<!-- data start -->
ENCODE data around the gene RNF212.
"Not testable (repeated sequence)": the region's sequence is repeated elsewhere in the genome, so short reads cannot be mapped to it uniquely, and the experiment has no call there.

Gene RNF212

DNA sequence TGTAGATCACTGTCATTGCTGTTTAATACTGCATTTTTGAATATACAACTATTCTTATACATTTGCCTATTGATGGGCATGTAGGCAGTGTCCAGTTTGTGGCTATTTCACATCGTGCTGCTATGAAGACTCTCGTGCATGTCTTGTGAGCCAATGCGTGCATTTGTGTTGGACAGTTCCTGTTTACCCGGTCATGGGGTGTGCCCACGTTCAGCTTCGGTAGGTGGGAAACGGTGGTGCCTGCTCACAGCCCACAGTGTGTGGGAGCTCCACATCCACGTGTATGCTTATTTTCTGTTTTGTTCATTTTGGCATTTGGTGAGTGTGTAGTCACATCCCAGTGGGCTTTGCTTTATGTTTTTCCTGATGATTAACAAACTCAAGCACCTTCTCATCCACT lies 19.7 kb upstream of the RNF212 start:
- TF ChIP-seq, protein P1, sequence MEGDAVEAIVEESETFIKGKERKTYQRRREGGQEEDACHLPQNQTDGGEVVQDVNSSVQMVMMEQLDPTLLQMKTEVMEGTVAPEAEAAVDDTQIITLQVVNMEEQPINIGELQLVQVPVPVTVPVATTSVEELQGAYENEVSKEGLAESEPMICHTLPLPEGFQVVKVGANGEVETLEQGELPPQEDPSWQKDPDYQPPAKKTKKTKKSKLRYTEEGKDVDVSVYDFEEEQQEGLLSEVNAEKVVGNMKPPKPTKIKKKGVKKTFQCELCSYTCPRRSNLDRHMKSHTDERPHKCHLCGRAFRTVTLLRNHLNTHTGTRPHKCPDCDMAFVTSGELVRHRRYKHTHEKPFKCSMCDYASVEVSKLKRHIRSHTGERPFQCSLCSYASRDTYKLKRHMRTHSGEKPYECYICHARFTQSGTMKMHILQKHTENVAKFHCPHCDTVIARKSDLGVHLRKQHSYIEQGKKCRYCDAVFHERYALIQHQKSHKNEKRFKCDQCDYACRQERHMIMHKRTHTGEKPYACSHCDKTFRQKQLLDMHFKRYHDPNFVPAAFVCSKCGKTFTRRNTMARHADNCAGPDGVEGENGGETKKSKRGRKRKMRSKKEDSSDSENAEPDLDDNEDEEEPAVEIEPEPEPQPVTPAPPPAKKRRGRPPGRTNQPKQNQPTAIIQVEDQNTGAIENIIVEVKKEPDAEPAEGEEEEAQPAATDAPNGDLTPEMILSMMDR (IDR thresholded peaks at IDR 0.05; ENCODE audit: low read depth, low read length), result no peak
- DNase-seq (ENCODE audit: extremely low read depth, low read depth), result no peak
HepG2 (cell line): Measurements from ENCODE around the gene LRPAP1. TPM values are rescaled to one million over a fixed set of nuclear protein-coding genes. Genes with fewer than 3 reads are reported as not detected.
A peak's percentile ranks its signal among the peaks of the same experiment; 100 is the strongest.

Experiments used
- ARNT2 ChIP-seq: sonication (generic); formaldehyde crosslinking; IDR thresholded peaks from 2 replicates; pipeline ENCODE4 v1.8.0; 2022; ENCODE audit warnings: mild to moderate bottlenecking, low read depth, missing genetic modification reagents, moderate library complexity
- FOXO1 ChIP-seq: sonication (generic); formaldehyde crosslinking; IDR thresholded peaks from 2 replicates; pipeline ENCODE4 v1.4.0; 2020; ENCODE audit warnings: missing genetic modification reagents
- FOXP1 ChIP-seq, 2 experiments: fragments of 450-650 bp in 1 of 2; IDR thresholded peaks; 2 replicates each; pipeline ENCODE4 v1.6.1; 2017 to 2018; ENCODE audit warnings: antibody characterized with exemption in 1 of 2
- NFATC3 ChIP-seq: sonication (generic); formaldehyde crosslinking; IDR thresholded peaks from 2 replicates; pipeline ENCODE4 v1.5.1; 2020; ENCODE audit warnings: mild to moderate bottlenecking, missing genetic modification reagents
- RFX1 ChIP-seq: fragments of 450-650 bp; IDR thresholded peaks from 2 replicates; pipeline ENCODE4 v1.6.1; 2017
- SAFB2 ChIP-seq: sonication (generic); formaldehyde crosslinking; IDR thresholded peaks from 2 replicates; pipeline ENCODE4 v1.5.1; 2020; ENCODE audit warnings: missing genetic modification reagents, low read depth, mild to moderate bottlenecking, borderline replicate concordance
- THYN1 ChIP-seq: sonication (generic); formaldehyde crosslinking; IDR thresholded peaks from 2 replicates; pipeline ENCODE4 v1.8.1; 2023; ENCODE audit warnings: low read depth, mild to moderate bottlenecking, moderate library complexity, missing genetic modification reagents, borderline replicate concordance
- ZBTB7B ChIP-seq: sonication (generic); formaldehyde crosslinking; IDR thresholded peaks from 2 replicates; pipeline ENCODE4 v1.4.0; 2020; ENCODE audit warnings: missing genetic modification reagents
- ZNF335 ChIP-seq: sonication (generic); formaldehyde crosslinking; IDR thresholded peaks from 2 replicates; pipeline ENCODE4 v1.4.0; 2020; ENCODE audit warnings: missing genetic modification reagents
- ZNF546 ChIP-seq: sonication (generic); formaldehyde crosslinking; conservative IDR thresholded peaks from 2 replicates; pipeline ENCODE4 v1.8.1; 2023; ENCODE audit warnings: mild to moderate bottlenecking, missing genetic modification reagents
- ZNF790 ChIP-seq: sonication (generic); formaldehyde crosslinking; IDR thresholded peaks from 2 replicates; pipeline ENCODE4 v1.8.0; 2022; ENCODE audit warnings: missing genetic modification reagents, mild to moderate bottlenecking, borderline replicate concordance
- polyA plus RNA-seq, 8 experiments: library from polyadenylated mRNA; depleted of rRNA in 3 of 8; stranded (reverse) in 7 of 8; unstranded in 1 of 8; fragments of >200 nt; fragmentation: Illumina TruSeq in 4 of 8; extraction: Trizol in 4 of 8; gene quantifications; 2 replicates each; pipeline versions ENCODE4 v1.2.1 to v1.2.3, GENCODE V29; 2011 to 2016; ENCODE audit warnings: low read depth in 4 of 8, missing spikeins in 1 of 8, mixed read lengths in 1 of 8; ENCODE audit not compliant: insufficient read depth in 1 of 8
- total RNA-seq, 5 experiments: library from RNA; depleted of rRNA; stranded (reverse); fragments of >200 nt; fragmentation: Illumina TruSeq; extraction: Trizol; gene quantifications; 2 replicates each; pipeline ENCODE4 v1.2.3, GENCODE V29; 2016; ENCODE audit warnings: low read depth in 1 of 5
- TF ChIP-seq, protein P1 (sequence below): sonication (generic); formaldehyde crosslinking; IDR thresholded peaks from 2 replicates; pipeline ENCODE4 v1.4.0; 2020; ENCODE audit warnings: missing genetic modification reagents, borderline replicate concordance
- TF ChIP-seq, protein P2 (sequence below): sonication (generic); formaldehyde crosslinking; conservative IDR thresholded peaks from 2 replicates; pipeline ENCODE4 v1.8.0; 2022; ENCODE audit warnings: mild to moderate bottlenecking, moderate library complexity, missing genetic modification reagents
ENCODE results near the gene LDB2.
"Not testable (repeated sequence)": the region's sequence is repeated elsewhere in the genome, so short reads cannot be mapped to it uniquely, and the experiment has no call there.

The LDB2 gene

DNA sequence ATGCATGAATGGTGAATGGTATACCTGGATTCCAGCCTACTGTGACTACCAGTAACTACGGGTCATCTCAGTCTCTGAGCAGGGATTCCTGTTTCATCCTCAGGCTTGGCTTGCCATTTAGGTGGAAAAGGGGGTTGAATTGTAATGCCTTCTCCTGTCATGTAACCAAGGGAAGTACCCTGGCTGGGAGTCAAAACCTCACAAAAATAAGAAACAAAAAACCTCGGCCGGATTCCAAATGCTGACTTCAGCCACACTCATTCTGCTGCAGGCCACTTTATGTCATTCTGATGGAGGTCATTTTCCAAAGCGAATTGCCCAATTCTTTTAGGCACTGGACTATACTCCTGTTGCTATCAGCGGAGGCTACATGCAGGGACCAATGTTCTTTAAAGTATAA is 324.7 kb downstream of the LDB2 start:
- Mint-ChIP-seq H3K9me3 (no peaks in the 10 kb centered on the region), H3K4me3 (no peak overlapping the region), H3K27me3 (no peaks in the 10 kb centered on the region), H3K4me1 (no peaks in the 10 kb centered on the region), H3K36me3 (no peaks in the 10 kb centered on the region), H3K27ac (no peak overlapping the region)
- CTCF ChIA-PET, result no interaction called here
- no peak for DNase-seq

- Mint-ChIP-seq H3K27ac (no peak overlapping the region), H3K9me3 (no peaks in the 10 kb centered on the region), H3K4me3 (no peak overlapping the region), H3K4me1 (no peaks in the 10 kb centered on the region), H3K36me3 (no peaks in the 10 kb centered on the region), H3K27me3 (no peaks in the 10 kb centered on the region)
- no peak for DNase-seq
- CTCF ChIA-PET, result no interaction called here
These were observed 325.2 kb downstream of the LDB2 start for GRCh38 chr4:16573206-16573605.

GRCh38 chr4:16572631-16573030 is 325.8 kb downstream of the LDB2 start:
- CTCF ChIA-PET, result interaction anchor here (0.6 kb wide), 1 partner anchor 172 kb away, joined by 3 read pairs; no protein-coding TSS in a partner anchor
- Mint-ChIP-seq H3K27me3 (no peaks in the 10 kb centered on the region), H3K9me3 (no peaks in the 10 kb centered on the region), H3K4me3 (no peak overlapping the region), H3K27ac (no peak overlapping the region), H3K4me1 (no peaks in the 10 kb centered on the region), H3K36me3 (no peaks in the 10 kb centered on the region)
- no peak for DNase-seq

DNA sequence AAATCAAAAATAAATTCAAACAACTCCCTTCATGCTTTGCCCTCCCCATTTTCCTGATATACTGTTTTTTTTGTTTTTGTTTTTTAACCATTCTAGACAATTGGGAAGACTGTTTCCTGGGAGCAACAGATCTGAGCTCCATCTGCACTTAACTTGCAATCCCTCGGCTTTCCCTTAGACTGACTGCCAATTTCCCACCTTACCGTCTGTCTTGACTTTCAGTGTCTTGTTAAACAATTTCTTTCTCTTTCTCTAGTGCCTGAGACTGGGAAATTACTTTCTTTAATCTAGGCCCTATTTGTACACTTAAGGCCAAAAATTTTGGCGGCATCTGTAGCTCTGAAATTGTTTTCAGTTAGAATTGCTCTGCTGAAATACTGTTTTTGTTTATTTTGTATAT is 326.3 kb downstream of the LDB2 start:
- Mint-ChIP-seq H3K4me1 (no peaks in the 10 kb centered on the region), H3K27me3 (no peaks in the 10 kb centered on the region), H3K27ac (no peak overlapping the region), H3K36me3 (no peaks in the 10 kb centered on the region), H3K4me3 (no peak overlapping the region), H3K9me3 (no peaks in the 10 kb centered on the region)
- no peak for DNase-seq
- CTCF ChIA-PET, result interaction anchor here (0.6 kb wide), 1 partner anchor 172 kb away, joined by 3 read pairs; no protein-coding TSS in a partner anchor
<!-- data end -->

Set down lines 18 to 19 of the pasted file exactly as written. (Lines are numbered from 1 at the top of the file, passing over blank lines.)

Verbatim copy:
- ZNF335 ChIP-seq: sonication (generic); formaldehyde crosslinking; IDR thresholded peaks from 2 replicates; pipeline ENCODE4 v1.4.0; 2020; ENCODE audit warnings: missing genetic modification reagents
- ZNF546 ChIP-seq: sonication (generic); formaldehyde crosslinking; conservative IDR thresholded peaks from 2 replicates; pipeline ENCODE4 v1.8.1; 2023; ENCODE audit warnings: mild to moderate bottlenecking, missing genetic modification reagents